Collections of ophichthid eels on the surface at night off North Carolina
Abstract:During surveys of the commercial hard bottom fishery (snapper/grouper) off North Carolina, fishermen frequently reported observations of 'sea snakes' on the surface at night along the outer continental shelf. Occasionally these animals were abundant. Realizing that these observations must be of large eels, we requested that the fishermen attempt to capture these fishes. Most of the resulting specimens (all Ophichthidae) were eel species not commonly reported from off North Carolina. Many individuals exhibited well developed gonads, suggesting that spawning may be imminent.
The enlarged gonads coupled with surface observations/collections near the edge of the continental shelf was consistent with eel spawning behavior. Some eels undertake spawning migrations (Breder and Rosen, 1966; Thresher, 1984); however, there are few descriptions of spawning behaviors, locations, or timing. Eels that do migrate generally move from benthic, more inshore habitats to oceanic waters where spawning is assumed to be pelagic. Eels have been observed swimming at the surface while migrating from the estuary (Anguillidae and Ophichthidae, Tabb and Manning, 1961) and in offshore areas where the purpose was less clear (Thresher, 1984). Ophichthidae have been observed near the surface apparently in the process of spawning, although the actual spawning behavior was observed later in an aquarium (Deraniyagala, 1930). Other Ophichthidae (Ahlia egmontis, Cohen and Dean, 1970; Bascanichthys scuticaris, Leiby and Yerger, 1980) with mature gonads were observed and/or collected on the surface but spawning was not apparent.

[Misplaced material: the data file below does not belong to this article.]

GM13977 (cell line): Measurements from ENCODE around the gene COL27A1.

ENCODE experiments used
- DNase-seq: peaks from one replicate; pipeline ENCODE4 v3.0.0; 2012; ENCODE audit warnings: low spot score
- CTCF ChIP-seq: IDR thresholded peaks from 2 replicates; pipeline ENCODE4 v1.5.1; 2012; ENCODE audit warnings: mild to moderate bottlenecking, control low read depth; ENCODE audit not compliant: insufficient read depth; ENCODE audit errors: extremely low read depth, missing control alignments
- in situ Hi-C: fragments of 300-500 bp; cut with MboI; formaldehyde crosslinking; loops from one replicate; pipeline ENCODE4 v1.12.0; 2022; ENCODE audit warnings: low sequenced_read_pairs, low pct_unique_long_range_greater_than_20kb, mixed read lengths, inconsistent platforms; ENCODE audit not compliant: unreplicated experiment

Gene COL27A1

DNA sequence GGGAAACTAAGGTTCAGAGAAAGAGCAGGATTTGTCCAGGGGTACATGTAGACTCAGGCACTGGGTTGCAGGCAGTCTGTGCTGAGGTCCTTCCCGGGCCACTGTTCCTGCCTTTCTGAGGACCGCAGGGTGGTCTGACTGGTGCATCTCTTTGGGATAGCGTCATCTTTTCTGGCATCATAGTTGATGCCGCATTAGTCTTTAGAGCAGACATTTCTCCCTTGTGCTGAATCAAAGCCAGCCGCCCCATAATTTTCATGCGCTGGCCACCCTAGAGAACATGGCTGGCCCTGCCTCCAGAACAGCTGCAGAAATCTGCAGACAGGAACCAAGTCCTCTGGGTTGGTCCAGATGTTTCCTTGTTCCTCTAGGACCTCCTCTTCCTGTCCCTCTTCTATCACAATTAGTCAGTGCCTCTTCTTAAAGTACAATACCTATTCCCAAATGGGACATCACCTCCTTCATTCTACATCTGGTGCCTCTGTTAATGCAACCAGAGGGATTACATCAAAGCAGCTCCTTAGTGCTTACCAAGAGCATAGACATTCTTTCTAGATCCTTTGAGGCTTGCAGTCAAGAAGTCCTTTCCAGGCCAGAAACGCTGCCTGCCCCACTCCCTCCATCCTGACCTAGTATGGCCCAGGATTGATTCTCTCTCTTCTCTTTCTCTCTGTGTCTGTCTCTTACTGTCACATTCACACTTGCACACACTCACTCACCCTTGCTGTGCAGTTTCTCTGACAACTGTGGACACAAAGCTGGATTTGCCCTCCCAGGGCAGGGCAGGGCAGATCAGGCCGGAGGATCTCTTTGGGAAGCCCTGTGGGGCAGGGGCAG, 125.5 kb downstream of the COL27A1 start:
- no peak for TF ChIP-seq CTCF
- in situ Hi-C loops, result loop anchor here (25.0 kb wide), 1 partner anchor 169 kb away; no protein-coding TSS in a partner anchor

We document the surface occurrence of four adult ophichthid species (Ahlia egmontis, Myrichthys breviceps, M. ocellatus, Ophichthus puncticeps). Their occurrence seems noteworthy because of the surface swimming behavior (not yet reported for three of these eels), their general rarity as far north as North Carolina, and the high level of gonad maturity indicating the approach of spawning. We document the conditions under which they were captured and present basic biological data.
Document Type: Short Communication
Publication date: 2003-01-01
More about this publication?
- The Bulletin of Marine Science is dedicated to the dissemination of high quality research from the world's oceans. All aspects of marine science are treated by the Bulletin of Marine Science, including papers in marine biology, biological oceanography, fisheries, marine affairs, applied marine physics, marine geology and geophysics, marine and atmospheric chemistry, and meteorology and physical oceanography.
- Editorial Board
- Information for Authors
- Subscribe to this Title
- Terms & Conditions
- Ingenta Connect is not responsible for the content or availability of external websites